Grant RW, Wald JS, Schnipper JL, Gandhi TK, Poon EG, Orav EJ, Williams DH, Volk LA, Middleton B. Practice-linked Online Personal Health Records for Type 2 Diabetes: A Randomized Controlled Trial. Arch Int Med 2008; 168(16):1776–82.Grant 2008: This article is now included.
Grant RW, Wald JS, Poon EG, Schnipper JL, Gandhi TK, Volk LA, Middleton B. Design and implementation of a web-based patient portal linked to an ambulatory care electronic health record: patient gateway for diabetes collaborative care. Diabetes Technol Ther. 2006; 8:576–86.Grant 2006: Although our search did capture this article, it was marked as an exclude because it was descriptive qualitative and did not address barrier or facilitators to use.
Wald JS. Variations in Patient Portal Adoption in Four Primary Care Practices. AMIA Annu Symp Proc 2010:837–41. {Supports the idea that it may be difficult to draw strong conclusions from practices/patients where adoption is weak; the implication for future VA work is to establish “level of adoption” metrics for comparability.}Wald 2010: This paper is a descriptive qualitative paper that was included in our search and that is now included in the new section on barriers and facilitators.
The Value of Personal Health Records. David C. Kaelber, MD, PhD, Sapna Shah, MS, Adam Vincent, MPP, Eric Pan MD, MSc, Julie M. Hook, MA, MPH, Doug Johnston, MTS, David W. Bates, MD, MSc, Blackford Middleton, MD, MPH, MSc. © 2008 by the Center for Information Technology Leadership (CITL). Published and distributed by the Healthcare Information and Management System Society (HIMSS). Requests for permission to reproduce any part of this work should be directed to: Ellen S. Rosenblatt, Manager of Operations Center for Information Technology Leadership Partners HealthCare System, Inc. One Constitution Center Information Systems Department, Second Floor West Charlestown, MA 02129 gro.srentrap@ttalbnesore. ISBN: 978-0-9800697-4-7Kaelber: This was already included, and is described in the “Patient Access and Efficiency/Utilization.”42
Not including search terms such as ‘personal health record’, ‘patient portal’, ‘secure email’ and ‘text messaging’ may have reduced identification of potentially appropriate papers.We will incorporate this suggestion into any future updated search, however for this report we rely on the original search and reference mining of included articles and the review by experts to identify potentially important missing studies. In the peer review process just completed, only three such articles (out of more than 60 already included) were identified, supporting a conclusion that the number of additional relevant studies now already identified is likely to be very small (<5%).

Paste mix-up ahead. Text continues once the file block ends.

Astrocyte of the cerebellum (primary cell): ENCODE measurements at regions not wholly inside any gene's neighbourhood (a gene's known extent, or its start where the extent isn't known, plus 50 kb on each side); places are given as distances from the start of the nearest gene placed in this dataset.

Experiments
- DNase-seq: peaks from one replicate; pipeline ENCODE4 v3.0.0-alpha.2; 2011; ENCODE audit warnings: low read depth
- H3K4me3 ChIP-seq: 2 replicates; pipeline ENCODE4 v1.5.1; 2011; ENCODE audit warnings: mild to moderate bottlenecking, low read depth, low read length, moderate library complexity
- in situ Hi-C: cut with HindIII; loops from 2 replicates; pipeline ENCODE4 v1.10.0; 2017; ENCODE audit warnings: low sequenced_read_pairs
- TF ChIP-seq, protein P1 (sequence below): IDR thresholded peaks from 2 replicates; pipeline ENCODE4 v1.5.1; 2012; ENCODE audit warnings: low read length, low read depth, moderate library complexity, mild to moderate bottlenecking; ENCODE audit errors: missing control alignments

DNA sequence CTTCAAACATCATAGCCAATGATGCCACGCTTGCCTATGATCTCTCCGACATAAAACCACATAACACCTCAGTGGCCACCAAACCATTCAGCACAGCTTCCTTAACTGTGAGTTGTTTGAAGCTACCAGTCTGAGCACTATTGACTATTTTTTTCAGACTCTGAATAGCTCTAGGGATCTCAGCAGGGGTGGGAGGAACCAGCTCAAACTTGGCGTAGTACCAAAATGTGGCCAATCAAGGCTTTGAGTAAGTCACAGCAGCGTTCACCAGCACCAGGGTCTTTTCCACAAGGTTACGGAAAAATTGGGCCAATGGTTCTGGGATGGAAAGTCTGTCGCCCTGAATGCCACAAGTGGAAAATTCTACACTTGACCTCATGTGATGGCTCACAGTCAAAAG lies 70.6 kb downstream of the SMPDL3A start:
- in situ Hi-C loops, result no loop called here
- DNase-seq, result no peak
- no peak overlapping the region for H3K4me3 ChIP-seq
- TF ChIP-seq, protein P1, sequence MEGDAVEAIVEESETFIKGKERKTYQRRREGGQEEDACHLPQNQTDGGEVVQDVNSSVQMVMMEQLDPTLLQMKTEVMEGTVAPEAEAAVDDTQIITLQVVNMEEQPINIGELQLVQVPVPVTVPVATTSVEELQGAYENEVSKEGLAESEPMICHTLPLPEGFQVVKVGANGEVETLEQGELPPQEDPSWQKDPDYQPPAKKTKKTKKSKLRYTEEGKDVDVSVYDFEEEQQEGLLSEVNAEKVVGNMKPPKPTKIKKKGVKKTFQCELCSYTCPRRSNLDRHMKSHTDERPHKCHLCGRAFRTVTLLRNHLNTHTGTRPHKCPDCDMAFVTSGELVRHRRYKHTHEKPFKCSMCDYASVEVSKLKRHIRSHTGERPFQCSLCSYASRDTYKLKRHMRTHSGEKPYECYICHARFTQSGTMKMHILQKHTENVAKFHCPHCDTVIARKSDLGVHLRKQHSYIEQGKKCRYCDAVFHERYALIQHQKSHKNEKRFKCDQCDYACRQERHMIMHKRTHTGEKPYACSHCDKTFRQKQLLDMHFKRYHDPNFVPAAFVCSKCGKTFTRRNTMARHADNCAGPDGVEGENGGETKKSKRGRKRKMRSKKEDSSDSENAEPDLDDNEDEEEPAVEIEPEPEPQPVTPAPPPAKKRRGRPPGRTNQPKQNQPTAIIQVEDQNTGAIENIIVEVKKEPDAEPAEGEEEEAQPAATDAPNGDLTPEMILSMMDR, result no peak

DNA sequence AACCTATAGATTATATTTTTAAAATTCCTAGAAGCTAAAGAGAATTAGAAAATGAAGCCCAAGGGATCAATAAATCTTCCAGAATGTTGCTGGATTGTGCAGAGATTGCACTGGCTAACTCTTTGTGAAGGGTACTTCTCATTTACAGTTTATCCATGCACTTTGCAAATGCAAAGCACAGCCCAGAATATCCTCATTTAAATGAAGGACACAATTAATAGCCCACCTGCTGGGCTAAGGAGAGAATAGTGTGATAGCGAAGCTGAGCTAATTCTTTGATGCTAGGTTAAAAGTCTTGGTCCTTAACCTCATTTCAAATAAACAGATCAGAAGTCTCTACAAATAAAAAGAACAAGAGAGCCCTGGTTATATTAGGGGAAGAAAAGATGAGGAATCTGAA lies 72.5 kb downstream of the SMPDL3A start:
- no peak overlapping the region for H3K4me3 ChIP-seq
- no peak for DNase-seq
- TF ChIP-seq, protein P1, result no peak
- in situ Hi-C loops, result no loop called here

Please write additional suggestions or comments below. If applicable, please indicate the page and line numbers from the draft report.There are some run-on sentences in the introduction, page 5.We have edited the introduction.
Recommend tabling key research question results and “GRADES”.We have included such a table in the Summary and Discussion section.
From the automated email, I think there is a lot more research in the health behavior literature, Wayne Velicer, Vic Strecher, and many others have done this. Some has even extended to text messaging. Thus, I think that this section is not complete.Because this was not the focus of the review, and based on the likelihood that our search did not adequately identify much of the literature in this area, we have removed this section from the report.
Please correct all instances of My HealtheVet to be branded as shown here: “My HealtheVet”This change has been incorporated.
It seems that there is logic to the order in which the GRADE of evidence is presented but it is unclear from the report what that logic is? It is clearly not higher to lower grades, but I wondered why? E.g. p 4The order was based on the order of the outcomes in the key questions, and then within each outcome the evidence is sorted with GRADE going from high to low. A new table has been added for clarification.
I find it very surprising that there is insufficient evidence to reach conclusions about the effect of patient access to their own medical record on their attitudes. Is this because most attitudinal studies were not examined since the scope was on hypothesis testing? Should that be qualified if that’s the case?In order to reach conclusions about satisfaction, we required a study to statistically test satisfaction, either between groups (with and without access to their own medical records) or across time (before and after access to their own medical records). Without these data, we can reach only limited conclusions. We started from the position that in order to reach cause-and-effect conclusions a hypothesis would need to be stated and then tested.
I am finding that the comparison of use of PHR portal alone versus PHR portal WITH Secure Messaging has been useful in my own work. Instead the report compares SM with portal versus SM alone. Given that the model in the industry has evolved from PHR portal to portal WITH SM is there any way to reflect this in your analysis?The original focus of the review was to evaluate secure messaging alone and then to evaluate the area of “patient access to medical records.” In the patient access to medical records section, all of the tethered systems described in the ‘Outcomes, Satisfaction and Adherence” section and all but one in the “Efficiency/Utilization” section include secure messaging as a component of their PHRs. In the one instance where this is not the case, it is specifically noted in the text.30